Archive for December, 2010
I spent the last two weeks hoping against hope that C would make it until Christmas break without anyone from his class telling him their own truth about Santa. If we could just get through this year, I thought, it would be wonderful. C is so innocent, so naive; I want him to continue to revel in all the joy and wonder of Christmas as long as he can.
I’d been preparing myself for the tearful conversation every day before picking him up, and it wasn’t long before I had my chance. But you can imagine my surprise when he scrambled into the car the other day brimming, not with tears, but with incredulousness. “Mom,” he said breathlessly. “Guess what? NONE of the kids in my class believe in Santa Claus. Can you believe that? That is just crazy!!! I’m shocked!! They all told me that when I get older you’ll tell me there is no Santa Claus, and I can’t believe that. I told them ‘no way.'”
Once again, I misjudged my child, and once again, he surprised me in the most delightful way. So strong is his belief that it wasn’t even challenged by the beliefs of his entire class. So steadfast is his faith that the discussion did not allow even a flicker of doubt to enter his pretty little head.
We shared a lively discussion on the way home as C spent the entire 25 minutes of the ride exclaiming his absolute surprise at the attitudes of his classmates. He didn’t even ask me if I believe in Santa, but I offered my input anyway (I believe). Yet in those moments, I had a new vision of my child who so clearly wasn’t being swayed by everyone around him. Suddenly, instead of thinking of C as a follower, I saw him as a leader. Sure, he might be wandering totally off the path all by himself, but his conviction is there and he’s willing to stand up for it. Go C.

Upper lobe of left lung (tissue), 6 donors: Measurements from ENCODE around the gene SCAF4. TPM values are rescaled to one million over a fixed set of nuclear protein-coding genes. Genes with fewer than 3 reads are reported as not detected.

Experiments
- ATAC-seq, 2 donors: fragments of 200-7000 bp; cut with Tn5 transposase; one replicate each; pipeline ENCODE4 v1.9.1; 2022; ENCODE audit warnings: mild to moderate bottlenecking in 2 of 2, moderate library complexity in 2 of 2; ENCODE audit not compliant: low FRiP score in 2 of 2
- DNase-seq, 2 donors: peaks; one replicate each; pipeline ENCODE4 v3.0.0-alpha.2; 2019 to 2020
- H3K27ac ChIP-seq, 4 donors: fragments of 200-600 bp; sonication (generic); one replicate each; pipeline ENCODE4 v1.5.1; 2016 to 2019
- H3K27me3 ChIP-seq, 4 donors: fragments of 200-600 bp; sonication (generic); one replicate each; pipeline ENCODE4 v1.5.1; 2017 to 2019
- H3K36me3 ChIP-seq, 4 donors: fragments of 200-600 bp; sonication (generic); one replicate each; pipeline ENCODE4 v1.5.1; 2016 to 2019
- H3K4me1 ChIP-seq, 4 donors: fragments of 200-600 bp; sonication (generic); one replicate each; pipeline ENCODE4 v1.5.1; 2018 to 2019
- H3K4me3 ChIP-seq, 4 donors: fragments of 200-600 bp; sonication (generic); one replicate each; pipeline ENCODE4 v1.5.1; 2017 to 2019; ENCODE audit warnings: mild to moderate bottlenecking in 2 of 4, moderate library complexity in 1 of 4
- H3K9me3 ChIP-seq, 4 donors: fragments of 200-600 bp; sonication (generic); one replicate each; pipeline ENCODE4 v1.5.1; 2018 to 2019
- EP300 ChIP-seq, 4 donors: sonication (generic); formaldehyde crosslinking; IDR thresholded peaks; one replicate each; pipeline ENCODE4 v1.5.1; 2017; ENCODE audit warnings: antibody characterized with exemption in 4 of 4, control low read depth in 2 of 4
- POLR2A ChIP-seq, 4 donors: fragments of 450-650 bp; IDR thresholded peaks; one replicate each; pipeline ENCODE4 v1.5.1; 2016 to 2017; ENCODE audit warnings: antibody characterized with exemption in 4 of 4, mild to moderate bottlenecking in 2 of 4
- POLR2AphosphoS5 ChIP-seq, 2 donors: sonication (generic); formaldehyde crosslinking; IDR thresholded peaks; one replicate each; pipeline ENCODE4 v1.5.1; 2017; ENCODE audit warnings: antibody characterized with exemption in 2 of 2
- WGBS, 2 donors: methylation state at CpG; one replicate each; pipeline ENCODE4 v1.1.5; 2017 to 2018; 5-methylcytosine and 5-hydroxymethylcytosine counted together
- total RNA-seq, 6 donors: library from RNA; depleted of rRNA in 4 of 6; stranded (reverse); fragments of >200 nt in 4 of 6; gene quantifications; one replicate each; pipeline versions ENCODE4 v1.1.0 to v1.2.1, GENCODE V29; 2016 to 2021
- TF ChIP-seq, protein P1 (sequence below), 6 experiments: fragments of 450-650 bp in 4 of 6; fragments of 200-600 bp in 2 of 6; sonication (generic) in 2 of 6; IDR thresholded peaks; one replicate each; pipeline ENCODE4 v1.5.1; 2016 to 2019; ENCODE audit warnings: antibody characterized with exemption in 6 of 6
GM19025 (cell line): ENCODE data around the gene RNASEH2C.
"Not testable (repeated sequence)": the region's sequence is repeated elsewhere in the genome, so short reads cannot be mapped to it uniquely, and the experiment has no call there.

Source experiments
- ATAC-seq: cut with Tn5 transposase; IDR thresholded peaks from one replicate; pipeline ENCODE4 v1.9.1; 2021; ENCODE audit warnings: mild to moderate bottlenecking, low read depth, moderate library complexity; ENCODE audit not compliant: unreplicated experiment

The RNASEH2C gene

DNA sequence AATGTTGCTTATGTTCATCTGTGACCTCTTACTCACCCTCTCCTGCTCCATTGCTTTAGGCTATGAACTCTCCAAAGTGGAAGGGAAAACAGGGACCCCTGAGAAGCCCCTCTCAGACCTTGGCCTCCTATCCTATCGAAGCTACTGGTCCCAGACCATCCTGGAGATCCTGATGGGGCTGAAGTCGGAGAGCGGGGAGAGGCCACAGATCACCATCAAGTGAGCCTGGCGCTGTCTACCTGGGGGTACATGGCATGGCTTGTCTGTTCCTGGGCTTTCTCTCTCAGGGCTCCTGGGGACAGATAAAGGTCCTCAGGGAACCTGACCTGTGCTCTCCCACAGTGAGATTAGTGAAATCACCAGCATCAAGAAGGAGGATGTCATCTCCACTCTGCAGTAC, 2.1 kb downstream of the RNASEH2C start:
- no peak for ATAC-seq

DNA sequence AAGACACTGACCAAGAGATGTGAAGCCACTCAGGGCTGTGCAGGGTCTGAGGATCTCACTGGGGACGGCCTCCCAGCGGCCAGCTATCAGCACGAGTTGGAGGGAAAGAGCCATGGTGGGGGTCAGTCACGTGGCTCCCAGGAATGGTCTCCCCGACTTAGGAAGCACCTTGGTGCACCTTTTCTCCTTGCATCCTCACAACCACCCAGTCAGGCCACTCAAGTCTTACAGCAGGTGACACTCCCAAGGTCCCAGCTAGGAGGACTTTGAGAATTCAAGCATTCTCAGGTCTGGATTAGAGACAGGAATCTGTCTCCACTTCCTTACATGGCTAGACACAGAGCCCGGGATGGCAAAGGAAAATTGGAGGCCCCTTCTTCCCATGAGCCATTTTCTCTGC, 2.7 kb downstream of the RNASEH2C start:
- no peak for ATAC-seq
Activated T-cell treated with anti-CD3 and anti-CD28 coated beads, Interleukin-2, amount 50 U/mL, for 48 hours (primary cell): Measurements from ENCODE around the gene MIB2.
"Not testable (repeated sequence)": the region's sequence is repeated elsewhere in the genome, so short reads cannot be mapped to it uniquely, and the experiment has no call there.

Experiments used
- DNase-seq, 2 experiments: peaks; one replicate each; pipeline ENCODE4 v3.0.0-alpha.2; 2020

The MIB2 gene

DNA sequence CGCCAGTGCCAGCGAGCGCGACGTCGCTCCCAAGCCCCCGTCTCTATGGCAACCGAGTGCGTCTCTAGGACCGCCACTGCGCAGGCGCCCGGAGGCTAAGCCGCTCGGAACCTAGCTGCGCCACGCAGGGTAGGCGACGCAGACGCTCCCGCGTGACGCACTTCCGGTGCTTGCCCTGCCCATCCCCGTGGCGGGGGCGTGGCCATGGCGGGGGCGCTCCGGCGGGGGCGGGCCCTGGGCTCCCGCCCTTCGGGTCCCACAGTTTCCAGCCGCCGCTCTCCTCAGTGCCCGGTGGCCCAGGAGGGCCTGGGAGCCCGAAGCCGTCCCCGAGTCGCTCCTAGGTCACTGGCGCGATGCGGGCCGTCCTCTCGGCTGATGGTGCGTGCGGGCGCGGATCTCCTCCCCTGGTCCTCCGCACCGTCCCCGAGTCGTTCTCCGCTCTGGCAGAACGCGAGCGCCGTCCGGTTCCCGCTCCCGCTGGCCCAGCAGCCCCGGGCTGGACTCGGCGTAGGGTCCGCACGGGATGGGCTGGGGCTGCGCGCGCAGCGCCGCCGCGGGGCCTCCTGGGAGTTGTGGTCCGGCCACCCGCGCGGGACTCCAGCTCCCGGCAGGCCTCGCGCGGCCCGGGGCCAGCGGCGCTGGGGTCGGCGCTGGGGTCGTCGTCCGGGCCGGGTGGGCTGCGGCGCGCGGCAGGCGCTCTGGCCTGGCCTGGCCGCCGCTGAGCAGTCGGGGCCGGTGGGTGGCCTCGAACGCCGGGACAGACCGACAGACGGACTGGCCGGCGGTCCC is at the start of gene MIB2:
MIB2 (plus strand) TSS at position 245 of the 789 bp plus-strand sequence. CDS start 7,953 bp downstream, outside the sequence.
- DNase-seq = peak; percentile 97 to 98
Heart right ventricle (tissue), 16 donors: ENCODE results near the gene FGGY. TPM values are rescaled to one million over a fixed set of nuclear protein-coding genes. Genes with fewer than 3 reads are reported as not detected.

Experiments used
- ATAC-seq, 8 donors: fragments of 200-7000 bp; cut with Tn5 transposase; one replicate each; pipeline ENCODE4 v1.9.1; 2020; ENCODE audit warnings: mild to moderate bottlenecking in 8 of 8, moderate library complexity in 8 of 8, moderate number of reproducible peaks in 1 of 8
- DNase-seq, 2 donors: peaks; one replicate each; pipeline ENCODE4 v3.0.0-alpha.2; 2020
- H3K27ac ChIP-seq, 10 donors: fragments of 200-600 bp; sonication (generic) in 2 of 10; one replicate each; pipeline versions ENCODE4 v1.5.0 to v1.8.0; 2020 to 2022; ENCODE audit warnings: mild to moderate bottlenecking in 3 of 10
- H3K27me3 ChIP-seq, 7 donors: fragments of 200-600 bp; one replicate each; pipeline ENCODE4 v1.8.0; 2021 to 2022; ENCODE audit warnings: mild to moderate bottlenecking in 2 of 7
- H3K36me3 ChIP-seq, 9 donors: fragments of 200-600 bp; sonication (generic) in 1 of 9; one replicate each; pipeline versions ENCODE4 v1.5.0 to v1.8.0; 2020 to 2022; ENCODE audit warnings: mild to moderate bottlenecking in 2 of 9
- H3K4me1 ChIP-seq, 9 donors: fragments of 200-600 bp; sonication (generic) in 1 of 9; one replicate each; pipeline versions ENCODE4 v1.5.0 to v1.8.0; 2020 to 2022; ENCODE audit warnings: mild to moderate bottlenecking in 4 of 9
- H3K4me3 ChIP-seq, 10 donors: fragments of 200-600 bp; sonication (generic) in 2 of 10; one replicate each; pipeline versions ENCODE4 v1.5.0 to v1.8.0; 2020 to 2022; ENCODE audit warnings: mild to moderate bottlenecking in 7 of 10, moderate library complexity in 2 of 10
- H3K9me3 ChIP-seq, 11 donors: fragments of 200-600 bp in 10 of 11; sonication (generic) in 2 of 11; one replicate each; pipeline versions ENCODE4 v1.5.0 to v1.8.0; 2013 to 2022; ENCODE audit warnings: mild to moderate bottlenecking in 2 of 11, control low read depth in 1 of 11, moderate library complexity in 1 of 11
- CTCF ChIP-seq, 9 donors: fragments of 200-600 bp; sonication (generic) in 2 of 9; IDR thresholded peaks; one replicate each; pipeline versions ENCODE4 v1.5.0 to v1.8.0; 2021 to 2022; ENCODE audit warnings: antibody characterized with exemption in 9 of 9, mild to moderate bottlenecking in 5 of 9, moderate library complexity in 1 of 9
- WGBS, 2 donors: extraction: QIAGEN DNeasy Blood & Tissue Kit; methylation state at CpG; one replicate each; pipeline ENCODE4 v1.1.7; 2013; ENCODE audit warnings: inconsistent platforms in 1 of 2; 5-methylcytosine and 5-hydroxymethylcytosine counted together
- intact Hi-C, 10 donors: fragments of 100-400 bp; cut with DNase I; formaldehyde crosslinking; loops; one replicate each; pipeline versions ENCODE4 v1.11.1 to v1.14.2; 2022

We should all learn a lesson from that.
Among the many changes coming up for us includes C going to a Christian school. The public schools in our newly adopted Southern city are not right for him, the charter schools are impossible to get into, and the private schools are almost all religious based. It made for an interesting trip recently when Husband and I did the “great school search,” which is a story for another post.
We haven’t brought C up in a church. I’ve always loved the ritual of church, the music, the fellowship, and the calmness. And while I’m a very religious person who prays constantly throughout the day, I’m also an anthropologist by training, and I have a hard time reconciling the flaws of organized religion with the gifts of it.
Aside from that, church has been one of those places fraught with potential minefields for C. From going up to the front alone for the children’s message, to being in Sunday school classes with a teacher not equipped to deal with C’s early sensory and communication challenges, we just never thought it would be a good place for C to hang out.
Now, however, it’s a different story. C will still stand out like he always does, but I think he’s ready to handle the personal rigors that church will present to him. Moreover, he is interested at the moment. He’s full of questions about God and Heaven. And none too soon, because we’re basically moving to church-town, USA. We will be attending a church, because that’s what people in our new town do.
In preparation for all these upcoming changes, I started talking to C about prayer. From the prayer circle in his new class – where at least once a day the kids join hands and share their prayers of concern or thanks – to Sunday school at our new church, C will need to be comfortable with his newfound religion. So I told him about prayer, why people do it, why I do it, and what it means for different people. We got down together on our knees the other night and said our prayers out loud despite his being a little shy about it. Since that night, I have reminded him to say his prayers privately, knowing that he probably was not doing so. I thought I’d give it a couple of days and talk to him about it again.
Yet last night, a few minutes after lights out, he quietly opened his door and asked me a question. “Mom,” he said, “I’m saying my prayers, and I can’t remember – what’s that word you say at the end again?”
“Amen, C. Amen.”